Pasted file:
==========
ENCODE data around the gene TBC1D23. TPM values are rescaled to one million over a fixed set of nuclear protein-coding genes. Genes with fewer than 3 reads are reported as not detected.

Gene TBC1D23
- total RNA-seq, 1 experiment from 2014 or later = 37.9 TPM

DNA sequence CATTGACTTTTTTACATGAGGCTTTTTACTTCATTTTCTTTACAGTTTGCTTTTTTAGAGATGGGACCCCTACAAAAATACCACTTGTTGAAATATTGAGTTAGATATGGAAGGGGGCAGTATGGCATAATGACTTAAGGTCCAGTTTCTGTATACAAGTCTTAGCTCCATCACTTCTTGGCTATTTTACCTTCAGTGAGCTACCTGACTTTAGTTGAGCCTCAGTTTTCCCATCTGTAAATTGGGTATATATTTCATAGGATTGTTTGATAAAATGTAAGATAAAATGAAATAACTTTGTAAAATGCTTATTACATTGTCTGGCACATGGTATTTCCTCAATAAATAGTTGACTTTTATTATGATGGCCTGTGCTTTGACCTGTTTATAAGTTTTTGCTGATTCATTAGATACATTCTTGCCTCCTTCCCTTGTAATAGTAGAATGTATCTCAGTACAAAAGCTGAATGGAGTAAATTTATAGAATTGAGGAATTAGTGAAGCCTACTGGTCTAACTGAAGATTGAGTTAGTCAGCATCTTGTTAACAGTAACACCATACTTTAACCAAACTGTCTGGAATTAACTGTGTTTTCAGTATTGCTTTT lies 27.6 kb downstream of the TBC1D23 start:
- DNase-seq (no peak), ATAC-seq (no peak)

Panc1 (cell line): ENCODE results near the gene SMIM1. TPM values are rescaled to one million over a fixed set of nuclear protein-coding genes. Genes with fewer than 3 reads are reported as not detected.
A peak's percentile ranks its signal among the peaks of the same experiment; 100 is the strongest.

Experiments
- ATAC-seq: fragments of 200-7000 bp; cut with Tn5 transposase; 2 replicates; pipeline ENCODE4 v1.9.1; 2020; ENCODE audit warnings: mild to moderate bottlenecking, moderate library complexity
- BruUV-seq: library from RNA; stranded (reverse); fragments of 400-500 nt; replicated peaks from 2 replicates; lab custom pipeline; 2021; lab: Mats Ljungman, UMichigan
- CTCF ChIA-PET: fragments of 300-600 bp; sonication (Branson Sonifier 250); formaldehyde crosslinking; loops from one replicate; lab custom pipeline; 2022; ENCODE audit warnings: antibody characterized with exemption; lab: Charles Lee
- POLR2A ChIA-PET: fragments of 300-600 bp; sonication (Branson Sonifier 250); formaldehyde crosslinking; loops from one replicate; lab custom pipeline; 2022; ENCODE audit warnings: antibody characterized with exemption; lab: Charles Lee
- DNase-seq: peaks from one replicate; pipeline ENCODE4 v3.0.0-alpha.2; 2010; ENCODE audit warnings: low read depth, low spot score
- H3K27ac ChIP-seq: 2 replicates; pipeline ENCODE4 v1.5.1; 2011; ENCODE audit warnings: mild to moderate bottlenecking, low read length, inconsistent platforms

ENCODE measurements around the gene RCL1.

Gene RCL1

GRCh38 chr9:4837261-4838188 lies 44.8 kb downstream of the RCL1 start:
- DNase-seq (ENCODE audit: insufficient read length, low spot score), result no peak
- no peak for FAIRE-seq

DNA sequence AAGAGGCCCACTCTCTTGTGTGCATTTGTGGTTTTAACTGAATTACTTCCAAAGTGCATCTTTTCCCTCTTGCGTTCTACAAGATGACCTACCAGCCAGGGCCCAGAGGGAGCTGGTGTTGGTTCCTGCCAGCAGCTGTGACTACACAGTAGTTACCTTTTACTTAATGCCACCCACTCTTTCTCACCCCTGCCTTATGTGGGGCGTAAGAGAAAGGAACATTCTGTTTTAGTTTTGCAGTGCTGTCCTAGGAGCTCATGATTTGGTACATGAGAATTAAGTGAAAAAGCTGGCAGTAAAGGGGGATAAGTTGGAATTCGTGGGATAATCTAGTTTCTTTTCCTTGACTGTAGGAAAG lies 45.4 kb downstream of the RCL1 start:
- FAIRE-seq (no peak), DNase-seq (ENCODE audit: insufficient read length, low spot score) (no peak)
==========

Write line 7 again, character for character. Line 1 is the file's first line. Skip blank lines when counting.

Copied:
A peak's percentile ranks its signal among the peaks of the same experiment; 100 is the strongest.